Linda Studley

Can't Put the Pen Down…

Archive for the tag “creativity”

Epic Ride

When bones get brittle
and even little things are hard to do
will I still crave the challenges
of learning something new?

Will a slower step or weaker grip
necessarily translate
to a slower mind or a weaker wit?
I dare not contemplate

the thought that I may one day be
content to step aside
and watch the world dispassionately
as it goes spinning by.

Will I not feel the artist’s urge
to create a lovely mess.
Will I be given crayons
and expected to regress

to trying to stay between the lines
in pathetic colouring books,
when lines were things I crossed for fun
not caring how I looked.

No, I’m afraid I won’t be one
who goes quietly goodnight;
I’m pretty sure when I check out
I’ll still be pondering why

the sky can be as pink
as cotton candy or as green
as willow buds, and wondering
where the wild geese have been.

So I guess it doesn’t matter much
where I live as long as I
can be myself in my right mind
right up until I die.

So take my hand and a deep breath
and stay here by my side.
Let’s rock out the golden years,
It’ll be an epic ride.

# 188


The Prodigal Child

If necessity is the mother of invention
then imagination must be the dad.
Grandma must have been patience
and the grandfather must have had

a penchant for puttering in toolsheds
and building something from naught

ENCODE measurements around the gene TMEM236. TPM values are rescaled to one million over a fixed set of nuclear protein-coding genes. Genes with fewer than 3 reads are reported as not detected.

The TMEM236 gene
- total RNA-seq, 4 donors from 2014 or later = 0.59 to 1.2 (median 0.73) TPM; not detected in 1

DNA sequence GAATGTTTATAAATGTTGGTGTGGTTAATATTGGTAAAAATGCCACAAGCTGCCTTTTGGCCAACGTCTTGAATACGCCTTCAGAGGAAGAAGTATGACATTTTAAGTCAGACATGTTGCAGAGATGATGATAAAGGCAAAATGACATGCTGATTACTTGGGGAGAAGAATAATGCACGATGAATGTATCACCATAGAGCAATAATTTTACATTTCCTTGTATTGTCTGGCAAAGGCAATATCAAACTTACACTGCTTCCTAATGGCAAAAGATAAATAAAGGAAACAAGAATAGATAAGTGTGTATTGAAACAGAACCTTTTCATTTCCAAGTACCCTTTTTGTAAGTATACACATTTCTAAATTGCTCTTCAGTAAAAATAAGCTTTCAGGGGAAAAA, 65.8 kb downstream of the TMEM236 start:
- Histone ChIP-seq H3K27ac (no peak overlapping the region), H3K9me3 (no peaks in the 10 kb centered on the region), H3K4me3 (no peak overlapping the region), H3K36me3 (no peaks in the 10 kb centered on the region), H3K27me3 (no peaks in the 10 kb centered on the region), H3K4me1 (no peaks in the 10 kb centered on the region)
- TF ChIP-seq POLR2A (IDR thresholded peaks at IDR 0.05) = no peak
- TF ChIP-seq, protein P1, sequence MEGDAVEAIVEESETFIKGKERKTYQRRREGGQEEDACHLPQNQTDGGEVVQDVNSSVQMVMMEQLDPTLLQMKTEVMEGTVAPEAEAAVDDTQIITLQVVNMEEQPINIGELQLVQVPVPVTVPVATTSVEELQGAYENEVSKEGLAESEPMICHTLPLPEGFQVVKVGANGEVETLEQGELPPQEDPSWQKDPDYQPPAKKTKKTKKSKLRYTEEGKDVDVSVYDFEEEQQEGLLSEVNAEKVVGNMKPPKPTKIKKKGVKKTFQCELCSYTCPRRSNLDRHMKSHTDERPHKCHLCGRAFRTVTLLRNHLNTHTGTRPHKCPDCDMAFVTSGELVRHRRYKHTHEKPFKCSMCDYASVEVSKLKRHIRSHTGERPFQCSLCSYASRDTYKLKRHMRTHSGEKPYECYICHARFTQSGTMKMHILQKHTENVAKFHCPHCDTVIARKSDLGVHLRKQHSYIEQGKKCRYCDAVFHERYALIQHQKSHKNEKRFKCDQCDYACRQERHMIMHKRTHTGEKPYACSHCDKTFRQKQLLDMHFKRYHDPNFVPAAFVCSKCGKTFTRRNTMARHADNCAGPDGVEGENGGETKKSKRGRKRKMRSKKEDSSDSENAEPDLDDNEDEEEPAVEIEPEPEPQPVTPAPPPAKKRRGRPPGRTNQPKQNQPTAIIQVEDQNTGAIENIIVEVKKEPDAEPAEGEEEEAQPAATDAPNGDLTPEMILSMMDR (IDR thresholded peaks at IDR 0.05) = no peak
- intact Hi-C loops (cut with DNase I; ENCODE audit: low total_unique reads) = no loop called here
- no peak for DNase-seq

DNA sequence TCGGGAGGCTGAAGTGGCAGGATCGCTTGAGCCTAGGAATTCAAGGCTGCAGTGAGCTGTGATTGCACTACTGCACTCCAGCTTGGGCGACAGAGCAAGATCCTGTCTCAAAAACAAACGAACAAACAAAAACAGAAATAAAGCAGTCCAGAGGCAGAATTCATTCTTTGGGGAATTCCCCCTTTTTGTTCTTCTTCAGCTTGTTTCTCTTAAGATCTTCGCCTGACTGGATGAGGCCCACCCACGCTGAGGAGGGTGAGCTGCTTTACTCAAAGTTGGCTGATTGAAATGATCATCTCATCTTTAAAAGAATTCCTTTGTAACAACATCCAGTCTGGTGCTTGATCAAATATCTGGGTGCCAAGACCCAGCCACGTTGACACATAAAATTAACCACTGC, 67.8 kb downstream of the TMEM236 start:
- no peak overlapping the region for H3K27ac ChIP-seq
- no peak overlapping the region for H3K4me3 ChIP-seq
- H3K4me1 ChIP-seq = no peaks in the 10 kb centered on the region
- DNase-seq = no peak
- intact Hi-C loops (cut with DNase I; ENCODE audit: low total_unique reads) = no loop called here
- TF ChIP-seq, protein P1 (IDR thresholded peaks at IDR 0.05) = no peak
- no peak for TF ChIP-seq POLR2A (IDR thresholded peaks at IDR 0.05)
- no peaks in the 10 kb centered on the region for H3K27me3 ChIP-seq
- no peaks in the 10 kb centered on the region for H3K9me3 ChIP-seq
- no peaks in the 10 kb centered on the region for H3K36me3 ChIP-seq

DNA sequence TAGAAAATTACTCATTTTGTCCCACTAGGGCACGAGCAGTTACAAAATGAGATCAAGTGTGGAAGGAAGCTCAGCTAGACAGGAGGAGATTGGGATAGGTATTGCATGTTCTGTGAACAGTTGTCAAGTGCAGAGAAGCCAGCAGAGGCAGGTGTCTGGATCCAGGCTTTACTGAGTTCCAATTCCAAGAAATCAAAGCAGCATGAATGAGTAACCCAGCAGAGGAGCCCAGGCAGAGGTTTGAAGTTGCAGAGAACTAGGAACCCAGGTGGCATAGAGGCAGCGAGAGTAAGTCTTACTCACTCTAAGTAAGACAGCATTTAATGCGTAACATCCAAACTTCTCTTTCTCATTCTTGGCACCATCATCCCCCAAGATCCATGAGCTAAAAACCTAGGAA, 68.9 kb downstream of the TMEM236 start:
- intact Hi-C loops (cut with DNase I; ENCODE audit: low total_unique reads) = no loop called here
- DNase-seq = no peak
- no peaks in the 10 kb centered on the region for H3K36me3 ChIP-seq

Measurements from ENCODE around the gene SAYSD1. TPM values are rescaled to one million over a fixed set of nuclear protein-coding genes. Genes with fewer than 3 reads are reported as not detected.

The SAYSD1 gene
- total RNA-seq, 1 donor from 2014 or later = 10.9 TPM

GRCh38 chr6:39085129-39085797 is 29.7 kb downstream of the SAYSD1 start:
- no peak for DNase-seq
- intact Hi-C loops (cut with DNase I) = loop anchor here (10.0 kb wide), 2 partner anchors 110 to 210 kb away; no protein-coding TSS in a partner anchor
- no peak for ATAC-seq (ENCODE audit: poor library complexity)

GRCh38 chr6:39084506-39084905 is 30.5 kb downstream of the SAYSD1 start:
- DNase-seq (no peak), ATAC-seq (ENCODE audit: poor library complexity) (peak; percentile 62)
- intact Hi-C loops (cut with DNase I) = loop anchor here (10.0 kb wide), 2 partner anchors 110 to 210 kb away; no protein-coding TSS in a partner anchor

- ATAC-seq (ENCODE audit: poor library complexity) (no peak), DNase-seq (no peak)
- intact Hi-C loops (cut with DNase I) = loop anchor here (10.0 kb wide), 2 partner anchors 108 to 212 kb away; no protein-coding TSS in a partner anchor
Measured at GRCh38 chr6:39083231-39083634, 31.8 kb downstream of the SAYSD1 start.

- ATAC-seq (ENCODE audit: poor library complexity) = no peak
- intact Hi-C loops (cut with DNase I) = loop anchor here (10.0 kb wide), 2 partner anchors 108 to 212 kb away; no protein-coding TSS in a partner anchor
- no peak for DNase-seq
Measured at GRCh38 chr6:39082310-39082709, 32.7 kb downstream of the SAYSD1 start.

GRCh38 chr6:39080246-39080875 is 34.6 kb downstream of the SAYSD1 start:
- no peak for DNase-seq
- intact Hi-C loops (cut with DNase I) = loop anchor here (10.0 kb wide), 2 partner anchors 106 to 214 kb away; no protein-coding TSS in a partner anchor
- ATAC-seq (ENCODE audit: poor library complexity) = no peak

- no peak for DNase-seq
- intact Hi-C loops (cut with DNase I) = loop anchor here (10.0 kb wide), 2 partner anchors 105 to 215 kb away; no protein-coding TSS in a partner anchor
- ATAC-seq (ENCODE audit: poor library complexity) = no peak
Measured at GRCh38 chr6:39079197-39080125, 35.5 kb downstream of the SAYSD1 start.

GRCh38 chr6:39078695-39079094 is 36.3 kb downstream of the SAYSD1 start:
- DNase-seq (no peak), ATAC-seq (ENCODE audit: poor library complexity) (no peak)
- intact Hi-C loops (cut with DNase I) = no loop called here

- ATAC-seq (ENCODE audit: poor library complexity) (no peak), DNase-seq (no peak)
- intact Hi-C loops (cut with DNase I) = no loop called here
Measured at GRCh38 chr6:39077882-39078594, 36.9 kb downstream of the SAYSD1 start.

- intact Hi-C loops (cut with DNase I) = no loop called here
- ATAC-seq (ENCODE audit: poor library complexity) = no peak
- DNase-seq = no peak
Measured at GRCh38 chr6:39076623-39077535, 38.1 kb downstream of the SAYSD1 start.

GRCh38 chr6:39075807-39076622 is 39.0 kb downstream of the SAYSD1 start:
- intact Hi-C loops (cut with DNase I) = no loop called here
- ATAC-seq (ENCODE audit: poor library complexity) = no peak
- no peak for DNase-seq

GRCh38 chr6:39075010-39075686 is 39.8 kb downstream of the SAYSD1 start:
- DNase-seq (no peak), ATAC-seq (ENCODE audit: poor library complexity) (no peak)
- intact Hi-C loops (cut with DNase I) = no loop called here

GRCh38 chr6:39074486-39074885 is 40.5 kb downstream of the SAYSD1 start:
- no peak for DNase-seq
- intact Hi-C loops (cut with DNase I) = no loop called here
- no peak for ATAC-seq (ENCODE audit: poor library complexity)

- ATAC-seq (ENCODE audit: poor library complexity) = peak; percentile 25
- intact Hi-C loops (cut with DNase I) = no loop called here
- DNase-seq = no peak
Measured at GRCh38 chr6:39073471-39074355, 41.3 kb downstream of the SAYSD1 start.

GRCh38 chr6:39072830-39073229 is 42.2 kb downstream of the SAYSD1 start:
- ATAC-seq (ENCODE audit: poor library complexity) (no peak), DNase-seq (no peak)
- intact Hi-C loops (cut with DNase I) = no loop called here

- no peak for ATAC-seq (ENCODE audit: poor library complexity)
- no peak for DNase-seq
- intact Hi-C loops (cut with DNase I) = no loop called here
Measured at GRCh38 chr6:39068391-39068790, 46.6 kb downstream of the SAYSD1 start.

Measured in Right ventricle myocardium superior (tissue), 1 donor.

so there might be a few aunts and uncles
who may not have turned out as they ought

(spare parts sometimes being scarce).
Perhaps there are siblings who taunted
invention when she was a child
and made her feel ugly and haunted

her self esteem till she doubted
her sense of her own self worth
so she kept her ideas to herself
instead of enriching the Earth

with her brilliant ideas and advances
bowing instead to her siblings
and inventing them new toys to play with
to quiet their whining and quibbling.

Then one day she looked in the mirror,
saw the person she knew she could be,
saw the dreams that she could believe in,
saw the things that she could achieve.

So at night now, when others are sleeping,
their toys all greedily clutching,
she works on her plans for new improved ways
to save the world from destruction.



Today I need to play a poem
write a picture
paint a song.
Today I need to step outside
and let the world come to me.



Poetic License

Sometimes I worry
that one day I’ll be pulled over
at a book signing by a literary critic…

“May I see your poetic license please, M’am?” he’ll say.
“I know I have it here somewhere” I mutter
as I rummage through my purse.
“I clocked you at 3 clichés per hour, M’am.